CHICAGO, Sept. 17 (Xinhua) -- A latest survey of more than 21,000 individuals between Aug. 7 to 26 shows that Americans' public trust for 15 government institutions and leaders' ability to manage the COVID-19 pandemic gradually eroded between late April and August, according to a news release posted on the website of Northwestern University (NU) on Wednesday.
Trust in President Donald Trump's management of the COVID-19 crisis declined from 50 percent in late April to 43 percent in August, though it has slightly increased by two points since July.
The erosion of trust has implications for whether Americans intend to take a COVID-19 vaccine when it's available. Just under 6 in 10 people or 59 percent surveyed said they would get a COVID-19 vaccination, a seven-point decline from 66 percent in late July.
The differences in who intends to vaccinate are closely related to trust in institutions and leaders. People who said they trusted President Trump had the lowest intention of seeking a COVID-19 vaccination. On the other side, 70 percent of those who trusted the media, 68 percent of those who trusted in social media platforms, and 68 percent of those who expressed trust in Anthony Fauci, director of the National Institute of Allergy and Infectious Diseases, said they would vaccinate.
Public trust in institutions also varies by political party and race. While there was a downward trend in trust from April to July among Democrats, Republicans and Independents for the White House and President Trump, Republicans and Independent's trust of both institutions remained fairly stable from July to August. Democrats had a 10-point higher level of trust in the White House, which is 24 percent, than in the president, 14 percent.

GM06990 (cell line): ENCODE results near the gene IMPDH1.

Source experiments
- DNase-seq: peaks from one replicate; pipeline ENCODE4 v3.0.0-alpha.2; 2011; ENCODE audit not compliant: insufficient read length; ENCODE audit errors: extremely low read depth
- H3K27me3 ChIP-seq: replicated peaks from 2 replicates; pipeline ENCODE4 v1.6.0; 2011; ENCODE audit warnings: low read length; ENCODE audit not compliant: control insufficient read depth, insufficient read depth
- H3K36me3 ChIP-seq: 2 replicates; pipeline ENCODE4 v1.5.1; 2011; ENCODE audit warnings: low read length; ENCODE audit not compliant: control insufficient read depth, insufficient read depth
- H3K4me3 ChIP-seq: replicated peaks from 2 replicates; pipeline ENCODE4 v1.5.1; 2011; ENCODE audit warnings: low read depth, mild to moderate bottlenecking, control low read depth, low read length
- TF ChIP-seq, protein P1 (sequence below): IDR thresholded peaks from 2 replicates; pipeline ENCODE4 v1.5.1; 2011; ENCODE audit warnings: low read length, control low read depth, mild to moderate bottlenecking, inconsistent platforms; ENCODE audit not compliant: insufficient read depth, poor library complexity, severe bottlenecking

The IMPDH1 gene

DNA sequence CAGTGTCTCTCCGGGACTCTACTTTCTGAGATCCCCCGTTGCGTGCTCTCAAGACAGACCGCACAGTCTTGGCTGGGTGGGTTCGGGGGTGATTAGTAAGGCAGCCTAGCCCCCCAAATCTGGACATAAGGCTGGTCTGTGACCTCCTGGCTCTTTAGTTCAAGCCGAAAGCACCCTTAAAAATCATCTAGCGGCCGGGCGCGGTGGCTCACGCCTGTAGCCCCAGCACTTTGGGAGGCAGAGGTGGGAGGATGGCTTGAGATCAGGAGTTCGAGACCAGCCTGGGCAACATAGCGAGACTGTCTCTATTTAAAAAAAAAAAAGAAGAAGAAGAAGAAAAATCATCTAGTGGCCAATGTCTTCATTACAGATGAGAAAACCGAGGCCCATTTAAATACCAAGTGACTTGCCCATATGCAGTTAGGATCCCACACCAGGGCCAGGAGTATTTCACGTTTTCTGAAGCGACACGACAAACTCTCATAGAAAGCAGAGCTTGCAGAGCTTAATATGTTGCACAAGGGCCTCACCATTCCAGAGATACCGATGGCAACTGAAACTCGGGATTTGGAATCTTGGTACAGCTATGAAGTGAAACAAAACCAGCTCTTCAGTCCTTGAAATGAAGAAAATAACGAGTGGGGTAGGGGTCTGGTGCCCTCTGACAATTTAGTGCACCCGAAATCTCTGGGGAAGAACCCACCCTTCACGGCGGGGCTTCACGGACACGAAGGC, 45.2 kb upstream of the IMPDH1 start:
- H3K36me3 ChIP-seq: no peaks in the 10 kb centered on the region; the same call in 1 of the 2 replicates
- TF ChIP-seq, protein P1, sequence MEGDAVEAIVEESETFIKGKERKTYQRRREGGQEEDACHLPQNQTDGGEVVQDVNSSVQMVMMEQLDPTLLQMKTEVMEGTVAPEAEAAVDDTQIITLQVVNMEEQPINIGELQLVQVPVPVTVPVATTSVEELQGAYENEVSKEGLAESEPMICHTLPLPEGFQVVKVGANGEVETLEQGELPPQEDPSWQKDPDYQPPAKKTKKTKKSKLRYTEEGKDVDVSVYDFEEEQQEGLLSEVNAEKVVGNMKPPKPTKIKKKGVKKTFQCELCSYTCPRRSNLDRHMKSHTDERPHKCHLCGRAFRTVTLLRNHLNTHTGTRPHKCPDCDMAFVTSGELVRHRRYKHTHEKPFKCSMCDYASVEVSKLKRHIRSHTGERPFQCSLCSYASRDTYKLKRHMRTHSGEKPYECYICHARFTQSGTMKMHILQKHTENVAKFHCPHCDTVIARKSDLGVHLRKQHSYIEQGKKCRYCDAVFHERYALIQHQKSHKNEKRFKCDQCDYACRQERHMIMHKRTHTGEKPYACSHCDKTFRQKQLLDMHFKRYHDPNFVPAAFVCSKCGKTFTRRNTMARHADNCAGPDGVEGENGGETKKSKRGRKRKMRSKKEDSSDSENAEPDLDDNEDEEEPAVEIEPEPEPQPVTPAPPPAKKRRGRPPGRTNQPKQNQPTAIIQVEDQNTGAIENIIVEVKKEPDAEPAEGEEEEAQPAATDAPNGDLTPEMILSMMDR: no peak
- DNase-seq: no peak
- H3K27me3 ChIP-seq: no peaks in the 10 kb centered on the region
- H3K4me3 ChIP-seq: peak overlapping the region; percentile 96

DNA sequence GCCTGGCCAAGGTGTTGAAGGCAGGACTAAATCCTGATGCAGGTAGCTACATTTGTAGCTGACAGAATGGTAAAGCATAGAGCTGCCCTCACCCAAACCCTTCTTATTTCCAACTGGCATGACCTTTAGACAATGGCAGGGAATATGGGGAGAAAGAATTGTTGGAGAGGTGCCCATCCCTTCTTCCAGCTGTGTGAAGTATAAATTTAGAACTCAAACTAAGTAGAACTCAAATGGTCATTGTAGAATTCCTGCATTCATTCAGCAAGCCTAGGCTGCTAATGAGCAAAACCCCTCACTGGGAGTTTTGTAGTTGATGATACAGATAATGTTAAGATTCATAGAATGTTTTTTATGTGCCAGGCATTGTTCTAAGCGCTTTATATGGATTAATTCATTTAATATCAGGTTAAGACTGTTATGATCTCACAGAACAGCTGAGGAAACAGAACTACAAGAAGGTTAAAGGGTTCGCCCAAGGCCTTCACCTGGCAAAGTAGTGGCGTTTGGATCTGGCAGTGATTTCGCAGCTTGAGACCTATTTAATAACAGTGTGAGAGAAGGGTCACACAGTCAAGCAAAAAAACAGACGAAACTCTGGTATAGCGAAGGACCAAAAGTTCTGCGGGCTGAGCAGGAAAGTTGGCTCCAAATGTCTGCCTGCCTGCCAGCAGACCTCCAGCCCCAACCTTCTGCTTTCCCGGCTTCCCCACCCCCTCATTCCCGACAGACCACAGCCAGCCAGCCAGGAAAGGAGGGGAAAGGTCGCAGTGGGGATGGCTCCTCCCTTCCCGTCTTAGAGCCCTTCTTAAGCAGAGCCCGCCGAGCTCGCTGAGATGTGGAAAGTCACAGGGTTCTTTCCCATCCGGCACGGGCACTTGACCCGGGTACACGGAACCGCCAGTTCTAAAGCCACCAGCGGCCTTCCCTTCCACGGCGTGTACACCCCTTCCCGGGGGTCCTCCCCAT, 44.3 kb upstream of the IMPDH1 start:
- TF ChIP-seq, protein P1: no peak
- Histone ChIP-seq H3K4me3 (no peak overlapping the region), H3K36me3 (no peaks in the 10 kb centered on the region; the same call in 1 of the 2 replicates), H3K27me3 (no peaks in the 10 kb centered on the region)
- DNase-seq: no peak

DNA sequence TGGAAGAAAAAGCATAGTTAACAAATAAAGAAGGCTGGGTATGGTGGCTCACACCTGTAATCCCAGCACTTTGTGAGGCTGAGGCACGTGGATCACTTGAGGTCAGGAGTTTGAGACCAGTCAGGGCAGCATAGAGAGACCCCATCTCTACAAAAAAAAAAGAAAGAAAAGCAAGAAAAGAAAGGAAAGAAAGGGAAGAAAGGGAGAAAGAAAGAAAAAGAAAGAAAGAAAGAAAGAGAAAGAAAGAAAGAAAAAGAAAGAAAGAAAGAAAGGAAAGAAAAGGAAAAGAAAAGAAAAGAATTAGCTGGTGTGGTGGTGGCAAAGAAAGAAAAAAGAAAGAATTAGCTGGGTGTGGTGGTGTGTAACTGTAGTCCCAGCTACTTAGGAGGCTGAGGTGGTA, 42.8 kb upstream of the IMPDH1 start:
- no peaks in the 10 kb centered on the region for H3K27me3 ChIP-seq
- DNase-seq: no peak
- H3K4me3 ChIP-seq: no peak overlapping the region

Across racial groups, levels of trust in institutions remained stable. Black respondents had the lowest levels of trust in the president, 17 percent, the White House, 27 percent and police, 42 percent compared to White respondents who had the highest levels of trust of 51 percent, 52 percent and 72 percent, respectively, for these institutions. When it comes to the Democratic presidential candidate Joe Biden, it is reversed. Biden had the highest level of trust among Black respondents, 71 percent, and the lowest among White respondents, 44 percent.
Earlier survey results released in August suggested racial differences in Americans' willingness to vaccinate. While 67 percent of White, 71 percent of Hispanic and 77 percent of Asian American respondents said they were likely to vaccinate, just 52 percent of African American respondents said the same.
Other findings of the survey are: scientists and medical experts have the highest levels of public trust of any institution, which have remained high over 85 percent from April through August; trust in state and city governments' handling of the pandemic has steadily declined across all three political groups since April; and in states, the willingness to get a COVID-19 vaccination ranges from a low of 43 percent in Mississippi to a high of 71 percent in Washington.
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